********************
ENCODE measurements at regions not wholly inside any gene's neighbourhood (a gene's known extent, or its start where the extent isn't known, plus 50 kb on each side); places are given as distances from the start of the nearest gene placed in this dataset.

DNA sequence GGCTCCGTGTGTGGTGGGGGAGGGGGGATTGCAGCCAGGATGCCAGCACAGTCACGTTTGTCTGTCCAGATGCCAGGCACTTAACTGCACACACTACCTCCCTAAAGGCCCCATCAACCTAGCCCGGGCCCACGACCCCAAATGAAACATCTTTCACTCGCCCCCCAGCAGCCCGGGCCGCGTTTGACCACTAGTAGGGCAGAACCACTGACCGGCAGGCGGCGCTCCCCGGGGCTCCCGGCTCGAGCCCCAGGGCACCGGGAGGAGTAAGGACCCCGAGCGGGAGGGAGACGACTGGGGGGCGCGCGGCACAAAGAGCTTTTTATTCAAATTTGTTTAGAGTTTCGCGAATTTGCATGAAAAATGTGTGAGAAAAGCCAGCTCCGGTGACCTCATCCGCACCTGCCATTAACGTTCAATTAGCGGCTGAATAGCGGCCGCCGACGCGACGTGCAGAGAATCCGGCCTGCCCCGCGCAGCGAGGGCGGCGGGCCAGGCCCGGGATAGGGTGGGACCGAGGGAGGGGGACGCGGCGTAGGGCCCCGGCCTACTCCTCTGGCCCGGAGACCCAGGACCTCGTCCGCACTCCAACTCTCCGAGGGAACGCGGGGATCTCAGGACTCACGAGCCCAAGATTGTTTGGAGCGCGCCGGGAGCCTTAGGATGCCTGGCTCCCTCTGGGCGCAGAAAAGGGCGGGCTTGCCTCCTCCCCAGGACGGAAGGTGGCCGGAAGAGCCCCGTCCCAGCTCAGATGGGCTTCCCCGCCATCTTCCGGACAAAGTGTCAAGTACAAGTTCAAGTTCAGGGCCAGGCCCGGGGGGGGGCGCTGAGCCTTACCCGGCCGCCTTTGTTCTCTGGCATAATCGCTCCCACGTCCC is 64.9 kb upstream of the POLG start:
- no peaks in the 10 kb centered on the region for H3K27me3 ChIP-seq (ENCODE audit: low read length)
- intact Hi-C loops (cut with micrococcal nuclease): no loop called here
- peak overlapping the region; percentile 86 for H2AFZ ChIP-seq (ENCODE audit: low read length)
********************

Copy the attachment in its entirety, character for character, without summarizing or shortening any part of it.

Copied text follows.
ENCODE measurements at regions not wholly inside any gene's neighbourhood (a gene's known extent, or its start where the extent isn't known, plus 50 kb on each side); places are given as distances from the start of the nearest gene placed in this dataset.

DNA sequence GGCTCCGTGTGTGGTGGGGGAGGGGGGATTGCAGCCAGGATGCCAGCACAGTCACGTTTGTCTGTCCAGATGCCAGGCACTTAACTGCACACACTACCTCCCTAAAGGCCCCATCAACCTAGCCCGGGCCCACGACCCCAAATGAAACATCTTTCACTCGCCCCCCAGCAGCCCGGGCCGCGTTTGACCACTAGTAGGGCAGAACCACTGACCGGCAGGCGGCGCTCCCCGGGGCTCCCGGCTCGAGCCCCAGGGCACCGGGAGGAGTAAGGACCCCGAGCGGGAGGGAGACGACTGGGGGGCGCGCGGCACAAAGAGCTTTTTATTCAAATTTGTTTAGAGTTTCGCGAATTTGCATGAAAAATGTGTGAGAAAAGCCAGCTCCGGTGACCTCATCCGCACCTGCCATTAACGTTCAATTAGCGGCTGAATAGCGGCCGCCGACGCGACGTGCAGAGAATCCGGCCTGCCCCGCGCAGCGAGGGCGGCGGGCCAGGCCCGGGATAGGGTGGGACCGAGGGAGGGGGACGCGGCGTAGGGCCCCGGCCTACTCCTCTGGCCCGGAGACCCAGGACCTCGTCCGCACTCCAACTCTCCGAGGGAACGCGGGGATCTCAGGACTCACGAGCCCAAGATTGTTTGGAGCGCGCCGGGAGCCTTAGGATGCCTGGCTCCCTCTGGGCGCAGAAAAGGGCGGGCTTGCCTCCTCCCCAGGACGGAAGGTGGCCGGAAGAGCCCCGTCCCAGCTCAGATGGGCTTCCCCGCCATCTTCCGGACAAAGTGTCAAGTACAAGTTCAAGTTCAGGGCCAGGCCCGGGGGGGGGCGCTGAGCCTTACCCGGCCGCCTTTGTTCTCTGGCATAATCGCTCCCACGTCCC is 64.9 kb upstream of the POLG start:
- no peaks in the 10 kb centered on the region for H3K27me3 ChIP-seq (ENCODE audit: low read length)
- intact Hi-C loops (cut with micrococcal nuclease): no loop called here
- peak overlapping the region; percentile 86 for H2AFZ ChIP-seq (ENCODE audit: low read length)